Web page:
In Acts 10:9–16, is God giving Christians permission to eat what were previously considered “unclean” meats? | Questions and Answers | Tomorrow's World

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Question: In Acts 10:9–16, is God giving Christians permission to eat what were previously considered “unclean” meats (as defined in Deuteronomy 14:3–21 and Leviticus 11:1–47)?

Answer: What was the purpose of the vision God gave to the Apostle Peter? Was God showing that He was now making “clean” the meats He had previously said were “unclean”? Or was there a different purpose for this vision?

One important key to understanding Scripture is to examine passages in context, which may include the historical setting as well as the narrative itself. The historical setting of Acts 10 is the New Testament Church in the very early years of its existence. The Apostles had begun to carry out the great commission Jesus gave them, to make disciples of all nations and to preach the gospel to everyone (Matthew 28:18–20). At the time of Peter’s vision, this commission was about to extend to the Gentiles as never before.

Since the time of the Exodus, many centuries before, religiously observant Jews would have nothing to do with Gentiles. Unlike the Jews, Gentiles were not circumcised. Gentiles did not observe the commandments and statutes of the God of Israel, and they did not worship Israel’s God. Gentiles were considered “unclean” and Jews would not associate with them.

Now, consider the context of Peter’s vision. In Acts 8, God led the evangelist Phillip to baptize an Ethiopian eunuch—a Gentile. Then follows a description of Saul’s conversion. Saul, who had been persecuting the Church, would become Paul, the Apostle to the Gentiles.

Next, in Acts 10, a Gentile named Cornelius was given a vision inspiring him to contact Simon Peter. (Acts 10:1–8) Soon, Peter was also given a vision. Peter saw a large sheet filled with both clean and unclean animals lowered from heaven. He was told to kill and eat them. This happened three times. Peter protested, saying that he had never eaten anything unclean (vv. 11–14). He did not interpret the vision as meaning he could now eat unclean meats; rather, he wondered about the vision’s meaning (vv. 17–19).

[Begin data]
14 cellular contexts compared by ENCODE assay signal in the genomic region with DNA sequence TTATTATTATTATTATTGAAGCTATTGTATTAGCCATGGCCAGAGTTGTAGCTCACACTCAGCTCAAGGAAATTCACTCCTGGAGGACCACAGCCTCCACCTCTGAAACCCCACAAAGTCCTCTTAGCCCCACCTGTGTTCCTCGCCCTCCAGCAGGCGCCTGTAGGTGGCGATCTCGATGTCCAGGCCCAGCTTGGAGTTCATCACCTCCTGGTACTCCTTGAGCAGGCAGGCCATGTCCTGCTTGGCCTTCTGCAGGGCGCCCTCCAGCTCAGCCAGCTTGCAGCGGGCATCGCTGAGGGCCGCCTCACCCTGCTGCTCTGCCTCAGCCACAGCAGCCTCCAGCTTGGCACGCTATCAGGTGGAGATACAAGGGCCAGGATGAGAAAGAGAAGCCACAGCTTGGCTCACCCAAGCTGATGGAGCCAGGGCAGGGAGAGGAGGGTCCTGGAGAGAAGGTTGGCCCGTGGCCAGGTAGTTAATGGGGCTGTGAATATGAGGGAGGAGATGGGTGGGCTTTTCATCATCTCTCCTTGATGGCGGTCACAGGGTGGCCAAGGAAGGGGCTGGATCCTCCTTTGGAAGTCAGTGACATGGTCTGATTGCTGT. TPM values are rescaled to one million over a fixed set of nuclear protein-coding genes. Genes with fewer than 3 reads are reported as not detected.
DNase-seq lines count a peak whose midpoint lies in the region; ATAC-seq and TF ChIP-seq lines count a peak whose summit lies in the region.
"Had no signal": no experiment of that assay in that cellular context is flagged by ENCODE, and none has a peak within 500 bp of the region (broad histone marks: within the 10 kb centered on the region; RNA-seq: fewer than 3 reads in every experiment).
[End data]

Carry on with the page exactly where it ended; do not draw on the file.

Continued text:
The meaning of the vision was made clear by what happened next. Peter received as guests the men Cornelius had sent, lodging them overnight (v. 23) The next day, Peter and some brethren from Joppa journeyed to Caesarea with these men to see Cornelius, along with his relatives and friends. After meeting with these Gentiles, Peter exclaimed, “In truth I perceive that God shows no partiality. But in every nation whoever fears Him and works righteousness is accepted by Him” (vv. 34–35).

During this visit, Cornelius and those of his household received the Holy Spirit (v. 44). Peter, who previously had kept his distance from Gentiles, now had to acknowledge that God was indeed working with Gentiles, and Peter understood that he had a responsibility to baptize these Gentiles.

News of this milestone travelled fast to the other Apostles, and to the brethren in Judea. It was “big news” that Gentiles had also received the word of God (Acts 11:1). Yet, for a time, there was still some controversy. When Peter visited Jerusalem, some expressed their objection that he had not just associated with, but had actually eaten with, the uncircumcised Gentiles—who, under Jewish law were considered “unclean.” To these critics, Peter then explained the vision he had received, and the events that had followed, revealing the meaning of the sheet of unclean animals.

Peter concluded, “If therefore God gave them [the Gentiles] the same gift as He gave us [Israel] when we believed on the Lord Jesus Christ, who was I that I could withstand God?” And then they all concluded, “Then God has also granted to the Gentiles repentance to life” (vv. 17–18).

This was the reason for, and meaning of, the Apostle Peter’s vision. This was how he understood it. His understanding was then shared with the other Christians who heard his description of what had occurred. The vision did not reveal that unclean meats could now be eaten; it revealed that the Gentiles—previously considered “unclean” by the Jews—were now being granted salvation by the God of Israel.


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